The Regional Institute for Population Studies (RIPS), with support from the Secretariat of the African Caribbean and Pacific Group of States – ACP-EU Cooperation Programme in Higher Education (EDULINK) and IDRC, has established an active research field site in three urban poor communities in Accra: Jamestown, Ussher Town and Agbobloshie. This long-term project includes longitudinal Urban Poverty and Health Surveys to examine health, poverty and development indicators in these settings over time and to provide vital data to local and regional stakeholders for the development of the communities. The project has also incorporated a longitudinal mixed method study on CVD experiences and care in the community, which is supported by a collaborative New York University-University of Ghana (NYU-UG) grant. The aim of the CVD study is to gather baseline and long-term data on community knowledge, experiences and responses to CVD, as well as health systems responses to CVD in the communities and to develop community-based CVD interventions.

Jamestown, Ussher Town and Agbobloshie are formally labelled poor by the Accra Metropolitan Assembly because of their low socio-economic status compared to the national average [28]. The communities are characterized by high population density, low socio-economic status and a built-up environment with poor sanitary conditions and poor housing structures. The average monthly household income in all three communities is only GHC126.13 (USD 78.83) [28]. This places the communities in the 4th and lowest income class within the Accra Metropolitan Area: the average monthly income of the 1st income class ranges from GHC500 to GhC1250 ($312.5 - $781.25) and the 3rd income class ranges from GHC99.12 and GHC137.38 ($61.95 - $85.86). About three-quarters of the population have attained up to Junior High School (or middle school) education and above; however the quality of education is reported to be low with a dominance of poorly resourced public schools and there is more male school enrolment compared to female. James Town and Ussher Town are inhabited mainly by the Ga-Dangme ethnic group. The main economic activities in these communities are fishing and petty trading. Agbogbloshie is an ethnically heterogeneous and migrant community with most inhabitants working as traders and artisans.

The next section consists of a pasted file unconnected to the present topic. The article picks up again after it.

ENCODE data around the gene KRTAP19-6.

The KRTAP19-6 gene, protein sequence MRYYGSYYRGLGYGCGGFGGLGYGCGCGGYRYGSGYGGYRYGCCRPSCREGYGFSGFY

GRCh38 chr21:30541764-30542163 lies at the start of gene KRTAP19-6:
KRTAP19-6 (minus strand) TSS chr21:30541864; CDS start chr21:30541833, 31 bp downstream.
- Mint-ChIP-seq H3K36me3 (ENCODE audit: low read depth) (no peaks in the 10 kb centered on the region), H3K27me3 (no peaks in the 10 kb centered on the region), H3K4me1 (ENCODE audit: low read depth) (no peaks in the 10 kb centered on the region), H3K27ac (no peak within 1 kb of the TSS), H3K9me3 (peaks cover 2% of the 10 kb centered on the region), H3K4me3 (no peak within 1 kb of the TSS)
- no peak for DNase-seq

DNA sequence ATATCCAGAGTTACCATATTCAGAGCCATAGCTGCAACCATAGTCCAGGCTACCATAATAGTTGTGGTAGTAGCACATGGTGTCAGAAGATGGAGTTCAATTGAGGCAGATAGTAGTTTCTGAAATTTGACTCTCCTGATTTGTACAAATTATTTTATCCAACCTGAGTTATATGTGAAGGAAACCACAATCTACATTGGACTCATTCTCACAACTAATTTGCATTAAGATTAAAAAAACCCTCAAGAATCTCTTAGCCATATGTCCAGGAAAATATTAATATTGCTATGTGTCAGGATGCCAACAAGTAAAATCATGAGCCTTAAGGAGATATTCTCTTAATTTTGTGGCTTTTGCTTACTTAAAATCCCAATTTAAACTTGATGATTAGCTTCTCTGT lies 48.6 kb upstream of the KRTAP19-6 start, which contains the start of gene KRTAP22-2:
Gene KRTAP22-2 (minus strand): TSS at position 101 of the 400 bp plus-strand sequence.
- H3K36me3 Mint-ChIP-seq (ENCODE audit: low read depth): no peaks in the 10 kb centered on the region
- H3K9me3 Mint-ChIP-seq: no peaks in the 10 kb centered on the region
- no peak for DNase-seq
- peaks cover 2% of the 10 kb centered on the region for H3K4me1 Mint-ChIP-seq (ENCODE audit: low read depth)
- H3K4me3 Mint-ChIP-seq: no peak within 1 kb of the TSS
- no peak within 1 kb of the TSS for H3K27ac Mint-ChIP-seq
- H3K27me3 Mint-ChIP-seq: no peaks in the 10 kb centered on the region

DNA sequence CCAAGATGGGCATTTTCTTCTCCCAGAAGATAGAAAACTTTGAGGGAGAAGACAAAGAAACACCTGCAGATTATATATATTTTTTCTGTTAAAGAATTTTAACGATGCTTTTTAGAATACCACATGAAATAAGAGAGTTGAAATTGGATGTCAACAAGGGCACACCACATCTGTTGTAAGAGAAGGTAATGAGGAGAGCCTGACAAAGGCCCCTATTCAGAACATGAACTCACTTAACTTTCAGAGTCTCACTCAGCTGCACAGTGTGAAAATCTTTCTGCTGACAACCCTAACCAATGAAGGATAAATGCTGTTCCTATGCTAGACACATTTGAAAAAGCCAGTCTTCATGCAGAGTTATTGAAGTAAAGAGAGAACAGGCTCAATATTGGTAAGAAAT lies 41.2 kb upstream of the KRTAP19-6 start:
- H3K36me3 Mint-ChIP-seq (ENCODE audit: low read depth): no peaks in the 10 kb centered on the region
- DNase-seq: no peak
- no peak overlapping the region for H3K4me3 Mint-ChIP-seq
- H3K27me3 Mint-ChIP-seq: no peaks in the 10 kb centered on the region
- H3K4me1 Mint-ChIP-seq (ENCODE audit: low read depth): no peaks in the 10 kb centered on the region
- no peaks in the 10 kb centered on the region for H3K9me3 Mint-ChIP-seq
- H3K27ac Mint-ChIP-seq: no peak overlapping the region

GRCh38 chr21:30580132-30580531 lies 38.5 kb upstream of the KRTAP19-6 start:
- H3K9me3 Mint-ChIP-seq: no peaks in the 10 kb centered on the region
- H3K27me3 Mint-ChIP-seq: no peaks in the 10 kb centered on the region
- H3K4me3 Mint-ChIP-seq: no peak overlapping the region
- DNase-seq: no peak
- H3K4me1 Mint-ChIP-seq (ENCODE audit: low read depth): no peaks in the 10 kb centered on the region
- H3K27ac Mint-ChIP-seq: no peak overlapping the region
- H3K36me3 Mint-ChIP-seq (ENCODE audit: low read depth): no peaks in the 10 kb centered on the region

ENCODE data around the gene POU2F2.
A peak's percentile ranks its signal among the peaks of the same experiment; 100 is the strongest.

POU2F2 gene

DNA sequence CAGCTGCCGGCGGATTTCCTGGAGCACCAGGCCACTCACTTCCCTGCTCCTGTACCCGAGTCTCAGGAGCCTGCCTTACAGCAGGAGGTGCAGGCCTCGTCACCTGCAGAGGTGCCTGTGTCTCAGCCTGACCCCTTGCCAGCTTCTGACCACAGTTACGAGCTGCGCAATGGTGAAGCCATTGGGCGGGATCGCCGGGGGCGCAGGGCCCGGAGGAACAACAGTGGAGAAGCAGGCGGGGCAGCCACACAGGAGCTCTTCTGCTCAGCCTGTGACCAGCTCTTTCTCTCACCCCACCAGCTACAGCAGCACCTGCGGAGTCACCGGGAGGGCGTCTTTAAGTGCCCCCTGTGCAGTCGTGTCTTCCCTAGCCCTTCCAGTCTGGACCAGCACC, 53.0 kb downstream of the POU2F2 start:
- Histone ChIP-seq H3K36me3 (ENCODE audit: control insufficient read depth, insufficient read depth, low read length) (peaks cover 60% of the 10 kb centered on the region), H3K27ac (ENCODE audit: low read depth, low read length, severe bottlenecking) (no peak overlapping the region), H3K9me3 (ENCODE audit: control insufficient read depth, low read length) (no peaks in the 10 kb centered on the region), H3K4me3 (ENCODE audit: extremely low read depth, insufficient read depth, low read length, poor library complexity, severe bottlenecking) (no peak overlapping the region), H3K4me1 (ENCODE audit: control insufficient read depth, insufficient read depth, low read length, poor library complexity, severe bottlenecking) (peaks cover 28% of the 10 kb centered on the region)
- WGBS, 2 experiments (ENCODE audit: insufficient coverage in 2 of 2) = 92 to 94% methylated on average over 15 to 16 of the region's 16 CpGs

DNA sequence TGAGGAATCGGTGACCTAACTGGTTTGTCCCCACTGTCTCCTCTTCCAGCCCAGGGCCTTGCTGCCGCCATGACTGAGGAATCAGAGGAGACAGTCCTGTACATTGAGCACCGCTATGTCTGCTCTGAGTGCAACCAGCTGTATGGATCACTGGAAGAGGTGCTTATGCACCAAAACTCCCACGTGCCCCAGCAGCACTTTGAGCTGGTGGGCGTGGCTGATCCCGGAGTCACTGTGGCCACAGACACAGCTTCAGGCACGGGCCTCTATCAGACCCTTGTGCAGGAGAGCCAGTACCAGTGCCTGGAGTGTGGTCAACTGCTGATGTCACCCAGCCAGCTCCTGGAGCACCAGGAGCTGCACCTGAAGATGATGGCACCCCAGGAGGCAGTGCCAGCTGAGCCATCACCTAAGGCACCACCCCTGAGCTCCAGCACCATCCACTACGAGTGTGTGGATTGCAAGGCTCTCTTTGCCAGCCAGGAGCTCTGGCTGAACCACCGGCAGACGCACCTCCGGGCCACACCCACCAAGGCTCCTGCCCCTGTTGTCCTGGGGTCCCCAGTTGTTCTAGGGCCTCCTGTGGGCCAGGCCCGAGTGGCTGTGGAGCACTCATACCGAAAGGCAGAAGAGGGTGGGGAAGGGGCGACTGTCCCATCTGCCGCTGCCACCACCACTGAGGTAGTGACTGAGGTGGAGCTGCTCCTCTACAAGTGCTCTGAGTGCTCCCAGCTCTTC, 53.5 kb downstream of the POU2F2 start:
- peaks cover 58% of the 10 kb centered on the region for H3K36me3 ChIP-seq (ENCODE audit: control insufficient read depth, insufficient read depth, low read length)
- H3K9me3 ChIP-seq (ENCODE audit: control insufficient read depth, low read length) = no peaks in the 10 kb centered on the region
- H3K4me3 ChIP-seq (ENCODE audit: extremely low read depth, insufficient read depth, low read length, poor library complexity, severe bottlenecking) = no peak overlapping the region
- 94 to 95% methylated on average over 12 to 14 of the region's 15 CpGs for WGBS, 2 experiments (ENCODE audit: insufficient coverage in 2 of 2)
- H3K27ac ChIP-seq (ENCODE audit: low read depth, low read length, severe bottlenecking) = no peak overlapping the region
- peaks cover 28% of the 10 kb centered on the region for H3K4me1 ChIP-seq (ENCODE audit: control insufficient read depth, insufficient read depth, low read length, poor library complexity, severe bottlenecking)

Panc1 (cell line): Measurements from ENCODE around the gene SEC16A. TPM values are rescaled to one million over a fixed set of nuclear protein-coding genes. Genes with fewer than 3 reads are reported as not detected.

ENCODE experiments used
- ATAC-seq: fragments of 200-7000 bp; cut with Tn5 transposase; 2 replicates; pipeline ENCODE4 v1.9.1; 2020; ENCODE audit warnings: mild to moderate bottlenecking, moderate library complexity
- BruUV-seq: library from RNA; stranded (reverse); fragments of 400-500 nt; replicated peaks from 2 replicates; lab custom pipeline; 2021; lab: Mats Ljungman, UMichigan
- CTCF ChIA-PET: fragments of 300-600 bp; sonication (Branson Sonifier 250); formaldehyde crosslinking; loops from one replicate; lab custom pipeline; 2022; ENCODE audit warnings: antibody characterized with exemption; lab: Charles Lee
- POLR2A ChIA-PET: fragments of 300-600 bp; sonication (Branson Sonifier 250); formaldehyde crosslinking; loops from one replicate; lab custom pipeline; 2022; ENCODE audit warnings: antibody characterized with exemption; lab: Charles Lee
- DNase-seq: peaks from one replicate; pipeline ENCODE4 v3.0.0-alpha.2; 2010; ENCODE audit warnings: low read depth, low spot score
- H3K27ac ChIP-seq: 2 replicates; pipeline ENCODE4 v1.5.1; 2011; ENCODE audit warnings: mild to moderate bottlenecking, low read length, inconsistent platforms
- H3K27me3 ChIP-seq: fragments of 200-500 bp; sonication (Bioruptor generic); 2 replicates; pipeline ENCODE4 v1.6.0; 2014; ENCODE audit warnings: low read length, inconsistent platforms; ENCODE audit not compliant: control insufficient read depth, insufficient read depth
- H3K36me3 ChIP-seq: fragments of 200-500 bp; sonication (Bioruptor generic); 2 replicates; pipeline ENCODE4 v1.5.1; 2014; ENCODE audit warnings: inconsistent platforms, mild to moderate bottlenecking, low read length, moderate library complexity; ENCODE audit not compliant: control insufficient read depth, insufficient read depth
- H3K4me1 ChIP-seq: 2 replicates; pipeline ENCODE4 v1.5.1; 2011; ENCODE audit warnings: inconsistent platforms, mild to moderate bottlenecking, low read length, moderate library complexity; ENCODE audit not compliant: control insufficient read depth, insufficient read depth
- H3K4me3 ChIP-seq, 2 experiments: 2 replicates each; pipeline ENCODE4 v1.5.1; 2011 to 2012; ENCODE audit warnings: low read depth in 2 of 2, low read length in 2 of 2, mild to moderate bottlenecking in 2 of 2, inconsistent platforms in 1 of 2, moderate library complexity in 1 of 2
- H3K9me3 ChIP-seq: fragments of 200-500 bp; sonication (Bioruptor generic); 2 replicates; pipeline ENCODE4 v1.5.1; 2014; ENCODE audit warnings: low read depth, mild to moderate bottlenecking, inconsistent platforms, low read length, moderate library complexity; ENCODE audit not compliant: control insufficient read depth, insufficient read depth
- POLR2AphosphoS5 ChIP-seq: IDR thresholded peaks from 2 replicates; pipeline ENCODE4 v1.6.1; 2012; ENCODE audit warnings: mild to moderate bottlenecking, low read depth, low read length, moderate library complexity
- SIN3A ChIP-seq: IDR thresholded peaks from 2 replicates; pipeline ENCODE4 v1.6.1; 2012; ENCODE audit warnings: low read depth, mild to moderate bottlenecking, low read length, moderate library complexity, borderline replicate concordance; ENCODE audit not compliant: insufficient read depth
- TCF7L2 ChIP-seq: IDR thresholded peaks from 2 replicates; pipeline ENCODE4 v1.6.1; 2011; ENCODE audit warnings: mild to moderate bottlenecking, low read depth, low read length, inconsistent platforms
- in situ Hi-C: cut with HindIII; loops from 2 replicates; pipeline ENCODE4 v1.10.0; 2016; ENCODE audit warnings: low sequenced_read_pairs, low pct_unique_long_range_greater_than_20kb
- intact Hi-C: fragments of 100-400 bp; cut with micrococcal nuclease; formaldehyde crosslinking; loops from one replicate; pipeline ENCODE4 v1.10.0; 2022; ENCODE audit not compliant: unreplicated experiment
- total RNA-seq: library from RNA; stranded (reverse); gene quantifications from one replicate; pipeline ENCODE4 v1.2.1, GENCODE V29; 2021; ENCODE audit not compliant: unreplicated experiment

Health status of the study community